“It’ll be a short rebound at best, because second-quarter corporate earnings results were not great and third-quarter could even be worse with macroeconomic data set to deteriorate further. So investors should not cheer the Fed’s decision too much. It can be best described as that extremely bad investor sentiment has slightly improved.”

“We now have a trigger for stocks to further rise from here,” said Jung Sang-Jin, chief equity manager at Korea Investment Management. “But a long-term rebound is too early to discuss.”

Aussie Range

“Aussie is still seen in a range near term, risk assets still need to navigate a tricky landscape of more Fed hikes and a slowing global economy with geopolitical tensions not going away either, so a 0.65-0.70 likely to contain most of AUD moves over coming months,” said Rodrigo Catril, strategist at National Australia Bank Ltd. In Sydney. “We still like AUD outperforming against the crosses though targeting 1.13 for AUDNZD, 0.69 for AUDEUR and 0.59 for AUDGBP”

Kiwi Potential

“The shift in stance implied by Powell -- slower rate hikes -- will weigh on the dollar near term, and lift NZD/USD further to beyond 0.6300,” said Imre Speizer, strategist at Westpac Banking Corp. In Auckland. “But over the next month or two, there remain many global risks (e.g. China, Ukraine/Russia/European energy, Italy) which should limit the dollar’s fall, so not getting too carried away by the recent kiwi rise. Still looking for a dip to buy, but see that level below 0.6000, targeting year-end around 0.6800.”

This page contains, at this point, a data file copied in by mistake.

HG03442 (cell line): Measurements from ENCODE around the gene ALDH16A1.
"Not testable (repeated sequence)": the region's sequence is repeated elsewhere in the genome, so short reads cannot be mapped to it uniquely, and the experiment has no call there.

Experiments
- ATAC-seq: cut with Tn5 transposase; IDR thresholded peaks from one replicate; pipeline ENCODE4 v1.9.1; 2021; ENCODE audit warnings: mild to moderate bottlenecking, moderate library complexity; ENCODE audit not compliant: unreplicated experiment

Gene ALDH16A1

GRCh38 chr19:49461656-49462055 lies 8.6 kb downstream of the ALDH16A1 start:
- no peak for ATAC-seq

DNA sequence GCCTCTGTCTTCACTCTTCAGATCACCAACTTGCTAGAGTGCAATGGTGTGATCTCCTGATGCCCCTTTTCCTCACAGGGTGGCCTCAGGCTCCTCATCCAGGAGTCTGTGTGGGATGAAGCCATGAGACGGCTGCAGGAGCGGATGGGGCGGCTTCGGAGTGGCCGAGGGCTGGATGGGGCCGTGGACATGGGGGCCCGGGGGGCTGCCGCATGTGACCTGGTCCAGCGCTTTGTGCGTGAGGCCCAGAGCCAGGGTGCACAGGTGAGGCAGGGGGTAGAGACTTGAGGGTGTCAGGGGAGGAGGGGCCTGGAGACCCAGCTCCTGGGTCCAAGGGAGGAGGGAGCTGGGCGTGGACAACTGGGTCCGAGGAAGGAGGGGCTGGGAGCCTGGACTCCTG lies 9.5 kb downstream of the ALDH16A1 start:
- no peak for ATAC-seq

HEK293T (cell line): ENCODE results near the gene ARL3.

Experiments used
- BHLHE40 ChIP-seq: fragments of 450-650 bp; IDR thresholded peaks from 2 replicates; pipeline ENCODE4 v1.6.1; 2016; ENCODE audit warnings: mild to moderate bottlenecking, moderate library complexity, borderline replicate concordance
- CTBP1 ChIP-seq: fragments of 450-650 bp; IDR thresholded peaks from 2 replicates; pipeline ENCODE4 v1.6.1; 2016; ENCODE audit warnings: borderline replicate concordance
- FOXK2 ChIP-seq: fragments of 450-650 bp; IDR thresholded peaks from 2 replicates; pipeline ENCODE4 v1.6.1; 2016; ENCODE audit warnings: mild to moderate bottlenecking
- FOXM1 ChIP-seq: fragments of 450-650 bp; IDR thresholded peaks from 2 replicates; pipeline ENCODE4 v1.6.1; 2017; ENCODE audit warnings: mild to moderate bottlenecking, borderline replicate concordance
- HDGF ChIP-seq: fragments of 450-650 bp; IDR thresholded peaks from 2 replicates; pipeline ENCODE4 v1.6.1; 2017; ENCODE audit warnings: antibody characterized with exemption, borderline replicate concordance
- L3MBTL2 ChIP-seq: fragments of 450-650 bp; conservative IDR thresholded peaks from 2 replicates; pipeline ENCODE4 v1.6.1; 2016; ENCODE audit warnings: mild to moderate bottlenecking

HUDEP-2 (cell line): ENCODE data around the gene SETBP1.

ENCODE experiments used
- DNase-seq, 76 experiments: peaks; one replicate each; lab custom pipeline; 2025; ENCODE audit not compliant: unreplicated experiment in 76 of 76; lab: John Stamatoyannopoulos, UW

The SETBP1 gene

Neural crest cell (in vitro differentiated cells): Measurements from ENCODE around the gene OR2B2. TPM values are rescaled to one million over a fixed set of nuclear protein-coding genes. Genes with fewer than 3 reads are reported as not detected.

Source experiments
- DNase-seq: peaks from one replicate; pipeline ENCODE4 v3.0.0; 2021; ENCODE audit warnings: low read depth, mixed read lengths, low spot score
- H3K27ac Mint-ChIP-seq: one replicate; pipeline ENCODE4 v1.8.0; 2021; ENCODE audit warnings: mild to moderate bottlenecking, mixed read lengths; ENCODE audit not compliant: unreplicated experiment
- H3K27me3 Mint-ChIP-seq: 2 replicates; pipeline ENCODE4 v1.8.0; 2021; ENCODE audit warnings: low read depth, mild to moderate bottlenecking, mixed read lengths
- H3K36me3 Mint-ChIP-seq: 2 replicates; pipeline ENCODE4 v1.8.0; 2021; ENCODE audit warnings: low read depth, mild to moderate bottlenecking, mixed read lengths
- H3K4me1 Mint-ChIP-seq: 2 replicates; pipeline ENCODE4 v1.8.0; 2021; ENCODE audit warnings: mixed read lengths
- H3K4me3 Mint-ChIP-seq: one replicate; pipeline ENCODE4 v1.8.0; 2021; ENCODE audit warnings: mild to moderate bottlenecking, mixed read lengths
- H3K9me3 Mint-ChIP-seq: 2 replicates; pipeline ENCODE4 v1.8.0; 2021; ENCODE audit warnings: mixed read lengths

Credit Check

“Risk assets, including Asian credit, could benefit as the fixed income markets may gain favor again,” said Thu Ha Chow, head of Asia fixed income at Robeco Singapore. 

“With the recent spread widening in the Asian credit market, we see value in some of the Indian High Yield issuers in the Renewable Energy, Steel, and Telecom sectors. We view these sectors as more resilient to an economic downturn but also have the capacity to pass on price increases. We continue to be cautious on Sovereign issuers, particularly in the frontier space as the strong dollar and inflationary pressures will continue to weigh on both internal and external balances.”

EM FX Risk

“A strong dollar and higher rates in the US tend to cause EM currencies to depreciate,” said Nancy Davis, founder and portfolio manager at Quadratic Capital Management. “That could be negative for Asian counties with high USD denominated debt. It could favor countries that have strong exports as those will tend to be more competitive.”

First Published: 28 Jul 2022, 07:51 AM IST